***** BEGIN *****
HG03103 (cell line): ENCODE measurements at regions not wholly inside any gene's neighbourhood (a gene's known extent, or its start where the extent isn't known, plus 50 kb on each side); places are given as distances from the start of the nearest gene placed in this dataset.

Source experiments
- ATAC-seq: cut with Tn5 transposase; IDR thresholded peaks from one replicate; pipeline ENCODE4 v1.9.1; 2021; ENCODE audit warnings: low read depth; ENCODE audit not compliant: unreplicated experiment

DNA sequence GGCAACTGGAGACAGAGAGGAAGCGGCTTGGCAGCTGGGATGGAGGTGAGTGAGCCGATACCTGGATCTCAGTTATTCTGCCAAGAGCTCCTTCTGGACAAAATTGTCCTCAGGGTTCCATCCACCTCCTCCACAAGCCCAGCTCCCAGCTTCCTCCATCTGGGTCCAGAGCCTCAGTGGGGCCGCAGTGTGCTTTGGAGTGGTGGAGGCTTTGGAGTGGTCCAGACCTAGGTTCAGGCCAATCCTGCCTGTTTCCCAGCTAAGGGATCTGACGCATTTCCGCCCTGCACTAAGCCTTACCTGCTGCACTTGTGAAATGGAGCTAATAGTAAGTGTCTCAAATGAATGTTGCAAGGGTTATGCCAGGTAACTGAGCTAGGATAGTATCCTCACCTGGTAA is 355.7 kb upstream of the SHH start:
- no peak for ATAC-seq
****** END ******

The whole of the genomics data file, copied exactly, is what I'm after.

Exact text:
HG03103 (cell line): ENCODE measurements at regions not wholly inside any gene's neighbourhood (a gene's known extent, or its start where the extent isn't known, plus 50 kb on each side); places are given as distances from the start of the nearest gene placed in this dataset.

Source experiments
- ATAC-seq: cut with Tn5 transposase; IDR thresholded peaks from one replicate; pipeline ENCODE4 v1.9.1; 2021; ENCODE audit warnings: low read depth; ENCODE audit not compliant: unreplicated experiment

DNA sequence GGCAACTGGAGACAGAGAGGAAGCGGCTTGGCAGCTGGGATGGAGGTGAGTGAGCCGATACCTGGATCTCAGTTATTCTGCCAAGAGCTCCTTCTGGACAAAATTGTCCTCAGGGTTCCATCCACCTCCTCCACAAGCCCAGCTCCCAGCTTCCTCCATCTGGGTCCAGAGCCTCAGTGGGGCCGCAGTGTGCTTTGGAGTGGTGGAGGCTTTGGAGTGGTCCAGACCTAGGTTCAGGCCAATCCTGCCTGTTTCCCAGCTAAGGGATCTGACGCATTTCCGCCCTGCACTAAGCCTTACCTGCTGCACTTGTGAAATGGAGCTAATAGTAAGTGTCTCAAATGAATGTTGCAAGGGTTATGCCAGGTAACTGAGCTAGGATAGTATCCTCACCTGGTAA is 355.7 kb upstream of the SHH start:
- no peak for ATAC-seq